TEHRAN, Iran - Iran yesterday test-fired an upgraded version of an advanced missile capable of hitting Israel and parts of Europe, an apparent show of strength aimed at discouraging attacks on its nuclear facilities.
The test of the medium-range Sajjil-2 fueled calls for tougher sanctions against Tehran, which has resisted U.N. demands that it rein in its nuclear ambitions. Iran touted the launch as a success proving it can deter any U.S. or Israeli military strike against its nuclear facilities.
"This is a matter of serious concern to the international community, and it does make the case for us moving further on sanctions," British Prime Minister Gordon Brown said after talks with U.N. chief Ban Ki-Moon in Copenhagen, Denmark. "We will treat this with the seriousness it deserves."
Britain's Foreign Office said Iran had the "clear intention to extend the range of its missiles," calling the launch "the wrong signal to send when the international community is trying to find a diplomatic solution" to its growing nuclear program.
Yesterday's test was the third for the Sajjil-2 since it was unveiled in May. The missile has the longest range of any in Iran's arsenal, about 1,200 miles - putting Israel, Iran's sworn enemy, and U.S. bases in the Persian Gulf region well within reach.
Iran has dramatically accelerated its domestic missile program in recent years, part of a bid to depict itself as a military and technological power and reduce its past reliance on purchases abroad. The missile program has raised deep concerns in Israel and the West, though experts are skeptical over some of Iran's claims of advances.
In Washington, Defense Department press secretary Geoff Morrell called the launch provocative but said the technology was not "particularly different than anything we've seen in the past."
But equally important is the political message, Washington-based security analyst Alex Vatanka said. "One signal is very clear; they are saying Iran will not negotiate with the West from a position of weakness," said Vatanka, an intelligence analyst. "The message from Iran today is that Tehran can do more, Iran's arm is long."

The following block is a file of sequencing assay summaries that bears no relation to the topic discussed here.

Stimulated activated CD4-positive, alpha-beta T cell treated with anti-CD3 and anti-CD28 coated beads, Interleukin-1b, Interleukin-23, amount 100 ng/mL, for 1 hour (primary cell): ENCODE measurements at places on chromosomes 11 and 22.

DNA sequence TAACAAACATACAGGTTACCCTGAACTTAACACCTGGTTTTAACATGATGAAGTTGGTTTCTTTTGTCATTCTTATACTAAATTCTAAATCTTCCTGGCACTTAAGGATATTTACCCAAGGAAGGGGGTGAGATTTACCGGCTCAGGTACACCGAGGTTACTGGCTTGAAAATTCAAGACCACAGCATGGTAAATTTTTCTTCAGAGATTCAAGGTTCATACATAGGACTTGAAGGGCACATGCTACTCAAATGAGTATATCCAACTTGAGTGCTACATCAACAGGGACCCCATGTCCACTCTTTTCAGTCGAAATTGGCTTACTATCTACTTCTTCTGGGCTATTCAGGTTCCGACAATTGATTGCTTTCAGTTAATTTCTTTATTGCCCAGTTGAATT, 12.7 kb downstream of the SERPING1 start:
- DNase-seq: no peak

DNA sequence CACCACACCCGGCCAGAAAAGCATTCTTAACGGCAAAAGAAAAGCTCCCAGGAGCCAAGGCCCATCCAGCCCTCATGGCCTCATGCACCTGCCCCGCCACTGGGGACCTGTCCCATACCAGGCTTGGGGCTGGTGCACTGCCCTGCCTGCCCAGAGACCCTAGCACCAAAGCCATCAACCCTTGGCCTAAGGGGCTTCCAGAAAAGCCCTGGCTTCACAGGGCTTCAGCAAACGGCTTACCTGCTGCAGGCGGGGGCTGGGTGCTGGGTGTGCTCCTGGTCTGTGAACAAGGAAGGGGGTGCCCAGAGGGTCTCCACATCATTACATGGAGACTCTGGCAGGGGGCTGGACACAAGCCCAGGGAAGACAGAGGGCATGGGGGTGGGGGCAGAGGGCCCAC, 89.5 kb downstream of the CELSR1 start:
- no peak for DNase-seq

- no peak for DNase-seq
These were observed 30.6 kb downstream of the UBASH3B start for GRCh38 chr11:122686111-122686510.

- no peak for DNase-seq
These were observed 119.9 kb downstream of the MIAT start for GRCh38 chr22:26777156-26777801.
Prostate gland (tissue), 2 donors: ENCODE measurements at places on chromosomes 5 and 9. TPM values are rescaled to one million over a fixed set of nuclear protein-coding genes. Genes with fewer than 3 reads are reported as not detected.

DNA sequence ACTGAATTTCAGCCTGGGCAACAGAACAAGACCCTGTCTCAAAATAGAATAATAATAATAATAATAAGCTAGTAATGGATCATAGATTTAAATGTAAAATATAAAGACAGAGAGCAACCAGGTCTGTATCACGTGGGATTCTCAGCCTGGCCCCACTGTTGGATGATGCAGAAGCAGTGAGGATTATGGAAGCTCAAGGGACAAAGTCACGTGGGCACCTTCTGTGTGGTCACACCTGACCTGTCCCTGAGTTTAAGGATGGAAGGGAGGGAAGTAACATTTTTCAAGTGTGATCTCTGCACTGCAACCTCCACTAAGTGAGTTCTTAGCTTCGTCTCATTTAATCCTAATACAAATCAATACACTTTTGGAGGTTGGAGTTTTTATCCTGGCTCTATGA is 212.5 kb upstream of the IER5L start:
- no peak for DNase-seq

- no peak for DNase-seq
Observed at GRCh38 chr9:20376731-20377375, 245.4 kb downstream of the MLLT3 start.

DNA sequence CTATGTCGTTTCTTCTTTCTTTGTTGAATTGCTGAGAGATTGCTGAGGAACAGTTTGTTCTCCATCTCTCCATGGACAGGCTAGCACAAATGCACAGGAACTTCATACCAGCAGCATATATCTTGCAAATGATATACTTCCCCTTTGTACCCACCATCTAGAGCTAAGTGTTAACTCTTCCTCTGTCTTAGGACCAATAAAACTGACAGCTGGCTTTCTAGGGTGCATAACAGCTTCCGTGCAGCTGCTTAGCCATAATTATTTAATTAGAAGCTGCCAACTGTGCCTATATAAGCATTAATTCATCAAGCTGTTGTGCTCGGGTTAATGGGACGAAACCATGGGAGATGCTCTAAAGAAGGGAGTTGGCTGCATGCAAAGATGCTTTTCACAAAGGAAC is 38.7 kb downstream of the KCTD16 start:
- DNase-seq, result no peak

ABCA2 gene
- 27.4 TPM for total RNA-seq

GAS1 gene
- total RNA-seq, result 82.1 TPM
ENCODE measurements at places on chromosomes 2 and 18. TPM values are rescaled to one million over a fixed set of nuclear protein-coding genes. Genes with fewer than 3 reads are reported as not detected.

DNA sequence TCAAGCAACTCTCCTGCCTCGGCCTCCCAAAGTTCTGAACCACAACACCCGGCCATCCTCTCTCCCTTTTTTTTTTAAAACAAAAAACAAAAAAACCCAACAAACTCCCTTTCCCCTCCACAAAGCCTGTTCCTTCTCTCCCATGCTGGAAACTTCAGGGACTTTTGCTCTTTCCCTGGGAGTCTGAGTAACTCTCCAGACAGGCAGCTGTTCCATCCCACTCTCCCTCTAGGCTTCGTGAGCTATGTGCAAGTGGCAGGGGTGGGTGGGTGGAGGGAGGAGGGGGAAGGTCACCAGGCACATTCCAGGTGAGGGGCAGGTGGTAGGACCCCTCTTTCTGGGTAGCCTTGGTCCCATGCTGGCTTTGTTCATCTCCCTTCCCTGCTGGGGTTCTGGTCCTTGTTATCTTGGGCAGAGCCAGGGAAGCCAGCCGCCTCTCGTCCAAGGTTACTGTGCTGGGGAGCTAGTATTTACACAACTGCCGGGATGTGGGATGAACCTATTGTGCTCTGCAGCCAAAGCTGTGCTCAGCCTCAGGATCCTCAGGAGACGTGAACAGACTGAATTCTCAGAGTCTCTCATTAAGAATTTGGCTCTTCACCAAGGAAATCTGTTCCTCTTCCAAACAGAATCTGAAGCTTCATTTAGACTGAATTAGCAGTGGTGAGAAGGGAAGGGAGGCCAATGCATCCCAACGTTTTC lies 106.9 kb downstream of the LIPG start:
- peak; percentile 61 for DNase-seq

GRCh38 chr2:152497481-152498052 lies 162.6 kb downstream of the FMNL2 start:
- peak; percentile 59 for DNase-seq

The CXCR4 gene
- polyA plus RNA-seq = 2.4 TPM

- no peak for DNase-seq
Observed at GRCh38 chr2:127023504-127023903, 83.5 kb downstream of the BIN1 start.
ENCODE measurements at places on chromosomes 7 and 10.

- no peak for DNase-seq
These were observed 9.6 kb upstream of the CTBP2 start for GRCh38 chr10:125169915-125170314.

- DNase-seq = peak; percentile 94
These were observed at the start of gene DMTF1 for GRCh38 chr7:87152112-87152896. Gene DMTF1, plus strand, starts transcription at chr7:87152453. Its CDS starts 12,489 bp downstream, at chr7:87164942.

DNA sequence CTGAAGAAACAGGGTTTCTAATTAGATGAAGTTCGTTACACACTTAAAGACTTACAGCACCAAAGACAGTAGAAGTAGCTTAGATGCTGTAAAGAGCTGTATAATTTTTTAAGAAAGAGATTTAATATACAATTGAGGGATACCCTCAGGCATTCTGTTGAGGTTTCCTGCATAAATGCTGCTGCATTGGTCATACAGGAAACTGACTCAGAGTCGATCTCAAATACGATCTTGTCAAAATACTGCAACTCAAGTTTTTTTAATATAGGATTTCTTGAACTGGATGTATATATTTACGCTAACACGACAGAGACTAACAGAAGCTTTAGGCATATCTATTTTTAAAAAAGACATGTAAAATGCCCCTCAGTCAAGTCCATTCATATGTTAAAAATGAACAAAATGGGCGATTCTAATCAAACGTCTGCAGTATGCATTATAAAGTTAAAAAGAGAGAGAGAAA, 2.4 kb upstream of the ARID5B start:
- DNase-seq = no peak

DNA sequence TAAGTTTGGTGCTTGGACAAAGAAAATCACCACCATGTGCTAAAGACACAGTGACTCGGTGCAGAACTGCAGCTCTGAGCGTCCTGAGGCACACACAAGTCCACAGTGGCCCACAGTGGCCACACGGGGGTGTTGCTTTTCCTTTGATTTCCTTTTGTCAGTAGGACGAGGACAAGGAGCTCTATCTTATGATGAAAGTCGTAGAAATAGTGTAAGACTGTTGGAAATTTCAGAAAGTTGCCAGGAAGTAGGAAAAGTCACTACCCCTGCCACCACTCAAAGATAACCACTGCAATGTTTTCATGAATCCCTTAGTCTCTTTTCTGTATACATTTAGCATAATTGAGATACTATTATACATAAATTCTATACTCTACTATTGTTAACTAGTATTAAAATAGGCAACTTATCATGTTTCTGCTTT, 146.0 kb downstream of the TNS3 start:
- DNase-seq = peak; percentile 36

Israeli Foreign Ministry spokesman Yigal Palmor declined to comment. But former Israeli Defense Ministry official Uzi Rubin told Israeli television, "The fact that they are capable of carrying out three launches in a year is significant, because it means the Iranians are investing a lot of money in this."
The fear in the West is that Iran might eventually be able to produce intercontinental, three-stage missiles, which can reach more than 3,500 miles, putting much of Europe in its reach.
Iran has repeatedly warned it will retaliate with attacks on Israeli nuclear sites or U.S. bases in the region if either country carries out military strikes against its nuclear facilities. The United States and its allies accuse Tehran of seeking to develop a nuclear weapon, and Israel has not ruled out military action to stop Iran's program.
Discovery of a purported Iranian secret document that appears to describe a work plan for developing a neutron initiator, used to detonate a nuclear bomb, is the latest worry. U.S. officials have not been able to determine its authenticity.
Iran denies seeking a nuclear warhead, saying its nuclear program is intended solely to generate electricity.
Negotiations over the program have been deadlocked for months, with Iran equivocating over a U.N.-drafted deal aimed at removing most of the low-enriched uranium from the country so it would not have enough to produce a bomb.
The U.N. nuclear watchdog last month sharply rebuked Iran for refusing to halt uranium enrichment, and Washington has warned that Iran is running out of time to accept the deal or face new sanctions.
SAJJIL-1 and SAJJIL-2:
Iran's most advanced two-stage, surface- to-surface missile. It is powered entirely by solid fuel, which increases accuracy. It has a range of 1,200 miles, within striking distance of Israel, parts of Europe and U.S. bases in the Mideast.
Medium-range ballistic missile that can hit targets within a radius
of 800 miles. It is considered to have a low accuracy rate.
Lighter than Shahab-3, with a 1,110-mile range.
A liquid-fueled Shahab-3B with a range of 1,200 miles.
A single-stage, liquid-fuel missile with a range of 310 miles. Also known as the Scud-C.
A short-range, solid-fuel missile. Versions of the Zelzal have ranges of 130 to 185 miles.
A short-range, solid fuel missile with that can strike targets up to
120 miles away.
TONDAR 69 (Thunder):
A Chinese-made, solid-fuel missile with a range of about 93 miles.
Arms Control Association